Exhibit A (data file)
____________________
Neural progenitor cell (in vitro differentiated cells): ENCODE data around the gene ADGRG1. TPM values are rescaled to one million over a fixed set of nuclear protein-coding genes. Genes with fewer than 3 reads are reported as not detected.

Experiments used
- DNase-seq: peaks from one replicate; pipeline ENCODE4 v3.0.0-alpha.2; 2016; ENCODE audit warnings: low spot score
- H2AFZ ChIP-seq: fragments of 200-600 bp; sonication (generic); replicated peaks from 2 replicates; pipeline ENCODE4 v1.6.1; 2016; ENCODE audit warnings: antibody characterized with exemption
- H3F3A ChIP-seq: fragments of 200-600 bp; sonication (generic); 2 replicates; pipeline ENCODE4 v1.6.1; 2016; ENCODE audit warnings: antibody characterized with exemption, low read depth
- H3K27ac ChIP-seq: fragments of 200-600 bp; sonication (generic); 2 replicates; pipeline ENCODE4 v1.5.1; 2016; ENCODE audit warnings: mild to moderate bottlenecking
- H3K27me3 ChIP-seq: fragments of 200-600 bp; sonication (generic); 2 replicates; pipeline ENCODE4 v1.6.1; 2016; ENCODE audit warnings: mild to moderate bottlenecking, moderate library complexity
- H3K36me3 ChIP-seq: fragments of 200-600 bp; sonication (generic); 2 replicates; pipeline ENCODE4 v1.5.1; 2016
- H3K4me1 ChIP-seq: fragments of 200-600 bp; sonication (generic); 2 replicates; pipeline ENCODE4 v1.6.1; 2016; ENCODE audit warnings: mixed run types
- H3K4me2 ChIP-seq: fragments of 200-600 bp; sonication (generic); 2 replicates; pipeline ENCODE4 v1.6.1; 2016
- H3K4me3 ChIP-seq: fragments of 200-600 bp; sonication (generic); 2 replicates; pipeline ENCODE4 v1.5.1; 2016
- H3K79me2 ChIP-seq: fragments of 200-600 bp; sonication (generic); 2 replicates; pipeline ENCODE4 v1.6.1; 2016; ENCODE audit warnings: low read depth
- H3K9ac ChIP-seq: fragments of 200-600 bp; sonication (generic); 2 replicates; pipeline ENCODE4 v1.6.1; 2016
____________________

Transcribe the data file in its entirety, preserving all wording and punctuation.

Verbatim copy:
Neural progenitor cell (in vitro differentiated cells): ENCODE data around the gene ADGRG1. TPM values are rescaled to one million over a fixed set of nuclear protein-coding genes. Genes with fewer than 3 reads are reported as not detected.

Experiments used
- DNase-seq: peaks from one replicate; pipeline ENCODE4 v3.0.0-alpha.2; 2016; ENCODE audit warnings: low spot score
- H2AFZ ChIP-seq: fragments of 200-600 bp; sonication (generic); replicated peaks from 2 replicates; pipeline ENCODE4 v1.6.1; 2016; ENCODE audit warnings: antibody characterized with exemption
- H3F3A ChIP-seq: fragments of 200-600 bp; sonication (generic); 2 replicates; pipeline ENCODE4 v1.6.1; 2016; ENCODE audit warnings: antibody characterized with exemption, low read depth
- H3K27ac ChIP-seq: fragments of 200-600 bp; sonication (generic); 2 replicates; pipeline ENCODE4 v1.5.1; 2016; ENCODE audit warnings: mild to moderate bottlenecking
- H3K27me3 ChIP-seq: fragments of 200-600 bp; sonication (generic); 2 replicates; pipeline ENCODE4 v1.6.1; 2016; ENCODE audit warnings: mild to moderate bottlenecking, moderate library complexity
- H3K36me3 ChIP-seq: fragments of 200-600 bp; sonication (generic); 2 replicates; pipeline ENCODE4 v1.5.1; 2016
- H3K4me1 ChIP-seq: fragments of 200-600 bp; sonication (generic); 2 replicates; pipeline ENCODE4 v1.6.1; 2016; ENCODE audit warnings: mixed run types
- H3K4me2 ChIP-seq: fragments of 200-600 bp; sonication (generic); 2 replicates; pipeline ENCODE4 v1.6.1; 2016
- H3K4me3 ChIP-seq: fragments of 200-600 bp; sonication (generic); 2 replicates; pipeline ENCODE4 v1.5.1; 2016
- H3K79me2 ChIP-seq: fragments of 200-600 bp; sonication (generic); 2 replicates; pipeline ENCODE4 v1.6.1; 2016; ENCODE audit warnings: low read depth
- H3K9ac ChIP-seq: fragments of 200-600 bp; sonication (generic); 2 replicates; pipeline ENCODE4 v1.6.1; 2016